Many such works were also referred to as Apocrypha, which originally connoted "secret writings", those that were rejected for liturgical public reading. An example of a text that is both apocryphal and pseudepigraphical is the Odes of Solomon. It is considered pseudepigraphical because it was not actually written by Solomon but instead is a collection of early Christian (first to second century) hymns and poems, originally written not in Hebrew, and apocryphal because they were not accepted in either the Tanakh or the New Testament.
Protestants have also applied the word Apocrypha to texts found in Catholic and Eastern Orthodox scriptures which were not found in Hebrew manuscripts. Catholics call those "deuterocanonical books". Accordingly, there arose in some Protestant biblical scholarship an extended use of the term pseudepigrapha for works that appeared as though they ought to be part of the biblical canon, because of the authorship ascribed to them, but which stood outside both the biblical canons recognized by Protestants and Catholics. These works were also outside the particular set of books that Roman Catholics called deuterocanonical and to which Protestants had generally applied the term Apocryphal. Accordingly, the term pseudepigraphical, as now used often among both Protestants and Roman Catholics (allegedly for the clarity it brings to the discussion), may make it difficult to discuss questions of pseudepigraphical authorship of canonical books dispassionately with a lay audience. To confuse the matter even more, Eastern Orthodox Christians accept books as canonical that Roman Catholics and most Protestant denominations consider pseudepigraphical or at best of much less authority. There exist also churches that reject some of the books that Roman Catholics, Orthodox and Protestants accept. The same is true of some Jewish religious movements. Many works that are "apocryphal" are otherwise considered genuine.
There is a tendency not to use the word pseudepigrapha when describing works later than about 300 CE when referring to biblical matters.:222–28 But the late-appearing Gospel of Barnabas, Apocalypse of Pseudo-Methodius, the Pseudo-Apuleius (author of a fifth-century herbal ascribed to Apuleius), and the author traditionally referred to as the "Pseudo-Dionysius the Areopagite", are classic examples of pseudepigraphy. In the fifth century the moralist Salvian published Contra avaritiam ("Against avarice") under the name of Timothy; the letter in which he explained to his former pupil, Bishop Salonius, his motives for so doing survives. There is also a category of modern pseudepigrapha.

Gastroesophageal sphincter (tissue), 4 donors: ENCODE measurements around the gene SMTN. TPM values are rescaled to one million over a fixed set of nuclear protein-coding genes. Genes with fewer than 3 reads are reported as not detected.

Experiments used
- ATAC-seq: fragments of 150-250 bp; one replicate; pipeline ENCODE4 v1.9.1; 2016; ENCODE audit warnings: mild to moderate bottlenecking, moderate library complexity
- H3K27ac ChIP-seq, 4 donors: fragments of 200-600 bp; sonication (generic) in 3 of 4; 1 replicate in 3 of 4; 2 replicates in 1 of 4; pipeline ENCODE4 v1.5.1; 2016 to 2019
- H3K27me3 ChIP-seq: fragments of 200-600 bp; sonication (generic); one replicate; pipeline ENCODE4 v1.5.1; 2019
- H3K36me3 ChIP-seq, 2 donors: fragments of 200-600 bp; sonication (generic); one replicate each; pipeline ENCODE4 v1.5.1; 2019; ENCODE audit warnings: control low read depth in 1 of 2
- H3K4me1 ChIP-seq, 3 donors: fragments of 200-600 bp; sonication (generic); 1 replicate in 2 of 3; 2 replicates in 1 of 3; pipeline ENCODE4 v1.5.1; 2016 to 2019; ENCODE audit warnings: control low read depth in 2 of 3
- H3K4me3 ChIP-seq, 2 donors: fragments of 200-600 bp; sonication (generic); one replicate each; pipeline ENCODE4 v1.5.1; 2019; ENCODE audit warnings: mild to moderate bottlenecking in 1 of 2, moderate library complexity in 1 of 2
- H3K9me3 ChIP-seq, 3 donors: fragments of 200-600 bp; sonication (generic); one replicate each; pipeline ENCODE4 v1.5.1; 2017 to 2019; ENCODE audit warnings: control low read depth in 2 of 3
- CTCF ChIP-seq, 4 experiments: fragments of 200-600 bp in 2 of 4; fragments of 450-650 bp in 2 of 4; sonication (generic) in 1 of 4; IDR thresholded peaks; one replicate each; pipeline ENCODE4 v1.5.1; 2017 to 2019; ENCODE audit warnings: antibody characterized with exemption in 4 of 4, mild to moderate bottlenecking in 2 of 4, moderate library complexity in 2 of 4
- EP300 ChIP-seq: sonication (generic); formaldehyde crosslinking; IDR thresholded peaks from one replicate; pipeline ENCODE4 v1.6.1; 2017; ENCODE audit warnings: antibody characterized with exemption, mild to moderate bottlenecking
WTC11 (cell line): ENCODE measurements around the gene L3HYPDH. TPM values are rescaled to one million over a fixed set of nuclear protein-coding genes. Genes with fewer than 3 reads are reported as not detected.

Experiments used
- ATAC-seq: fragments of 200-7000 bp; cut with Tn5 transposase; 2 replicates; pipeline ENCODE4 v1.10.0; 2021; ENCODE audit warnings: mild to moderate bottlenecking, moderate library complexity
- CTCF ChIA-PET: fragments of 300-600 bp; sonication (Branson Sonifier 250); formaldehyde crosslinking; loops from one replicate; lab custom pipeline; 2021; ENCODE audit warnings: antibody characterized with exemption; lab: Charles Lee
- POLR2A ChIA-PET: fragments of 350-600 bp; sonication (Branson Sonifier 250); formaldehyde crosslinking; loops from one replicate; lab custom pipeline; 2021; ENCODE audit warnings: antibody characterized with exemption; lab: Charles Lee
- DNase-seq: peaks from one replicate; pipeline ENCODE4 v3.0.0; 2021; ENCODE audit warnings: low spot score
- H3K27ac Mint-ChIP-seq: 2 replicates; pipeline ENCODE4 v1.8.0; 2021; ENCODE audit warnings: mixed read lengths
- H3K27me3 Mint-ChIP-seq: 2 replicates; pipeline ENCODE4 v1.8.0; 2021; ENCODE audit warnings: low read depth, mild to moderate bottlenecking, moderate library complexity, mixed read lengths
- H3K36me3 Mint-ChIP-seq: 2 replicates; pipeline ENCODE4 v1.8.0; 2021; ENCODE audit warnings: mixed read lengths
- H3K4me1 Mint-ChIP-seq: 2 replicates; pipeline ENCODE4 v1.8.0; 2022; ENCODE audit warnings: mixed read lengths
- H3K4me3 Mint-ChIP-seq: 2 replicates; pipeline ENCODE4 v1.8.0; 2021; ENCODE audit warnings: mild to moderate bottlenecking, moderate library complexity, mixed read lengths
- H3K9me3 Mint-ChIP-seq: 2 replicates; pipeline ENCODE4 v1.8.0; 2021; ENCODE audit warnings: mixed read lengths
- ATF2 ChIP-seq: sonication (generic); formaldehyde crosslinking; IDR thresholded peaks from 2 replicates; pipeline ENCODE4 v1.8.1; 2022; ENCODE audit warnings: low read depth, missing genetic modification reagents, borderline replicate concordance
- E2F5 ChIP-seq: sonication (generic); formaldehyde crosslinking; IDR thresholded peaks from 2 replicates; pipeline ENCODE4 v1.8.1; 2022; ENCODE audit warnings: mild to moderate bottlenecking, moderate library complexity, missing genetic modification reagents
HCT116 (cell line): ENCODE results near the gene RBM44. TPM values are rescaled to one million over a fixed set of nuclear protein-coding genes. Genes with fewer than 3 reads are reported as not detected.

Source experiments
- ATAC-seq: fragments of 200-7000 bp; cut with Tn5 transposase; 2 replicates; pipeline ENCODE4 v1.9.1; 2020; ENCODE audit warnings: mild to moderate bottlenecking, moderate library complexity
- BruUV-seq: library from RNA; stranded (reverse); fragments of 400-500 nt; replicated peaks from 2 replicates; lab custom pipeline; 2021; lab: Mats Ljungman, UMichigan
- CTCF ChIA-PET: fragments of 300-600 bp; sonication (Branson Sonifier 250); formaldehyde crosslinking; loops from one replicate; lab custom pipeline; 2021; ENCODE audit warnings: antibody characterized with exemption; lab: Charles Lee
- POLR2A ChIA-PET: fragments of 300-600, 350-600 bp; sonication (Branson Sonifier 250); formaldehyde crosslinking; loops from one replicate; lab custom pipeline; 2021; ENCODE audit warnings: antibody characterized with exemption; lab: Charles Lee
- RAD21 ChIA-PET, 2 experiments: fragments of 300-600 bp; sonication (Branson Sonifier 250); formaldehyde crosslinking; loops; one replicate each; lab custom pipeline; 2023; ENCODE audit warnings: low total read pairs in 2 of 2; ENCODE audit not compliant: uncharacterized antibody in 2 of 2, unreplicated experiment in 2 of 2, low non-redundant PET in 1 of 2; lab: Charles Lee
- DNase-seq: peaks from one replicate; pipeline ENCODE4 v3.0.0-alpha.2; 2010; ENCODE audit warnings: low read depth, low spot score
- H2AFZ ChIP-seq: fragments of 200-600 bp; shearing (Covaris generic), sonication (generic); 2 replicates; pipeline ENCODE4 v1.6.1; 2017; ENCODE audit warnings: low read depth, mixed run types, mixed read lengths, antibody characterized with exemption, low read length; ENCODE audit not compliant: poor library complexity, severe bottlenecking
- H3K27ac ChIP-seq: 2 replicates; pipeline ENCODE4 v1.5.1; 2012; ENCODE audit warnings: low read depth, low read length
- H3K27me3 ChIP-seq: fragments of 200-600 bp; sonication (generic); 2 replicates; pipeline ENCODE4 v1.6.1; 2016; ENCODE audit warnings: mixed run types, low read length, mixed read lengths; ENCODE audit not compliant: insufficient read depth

Examples of books labeled Old Testament pseudepigrapha from the Protestant point of view are the Book of Enoch, the Book of Jubilees (both of which are canonical in Orthodox Tewahedo Christianity and the Beta Israel branch of Judaism); the Life of Adam and Eve and "Pseudo-Philo".
The term pseudepigrapha is also commonly used to describe numerous works of Jewish religious literature written from about 300 BCE to 300 CE. Not all of these works are actually pseudepigraphical. It also refers to books of the New Testament canon whose authorship is misrepresented. Such works include the following:
- 3 Maccabees
- 4 Maccabees
- Assumption of Moses
- Ethiopic Book of Enoch (1 Enoch)
- Slavonic Second Book of Enoch
- Book of Jubilees
- 3 Baruch
- Letter of Aristeas
- Life of Adam and Eve
- Ascension of Isaiah
- Psalms of Solomon
- Sibylline Oracles
- 2 Baruch
- Testaments of the Twelve Patriarchs
New Testament studiesEdit
Some Christian scholars maintain that nothing known to be pseudepigraphical was admitted to the New Testament canon. However, many biblical scholars, such as Dr. Bart D. Ehrman, hold that only seven of Paul's epistles are convincingly genuine. All of the other 20 books in the New Testament appear to many scholars to be written by unknown people who were not the well-known biblical figures to whom the early Christian leaders originally attributed authorship. The Catholic Encyclopedia notes,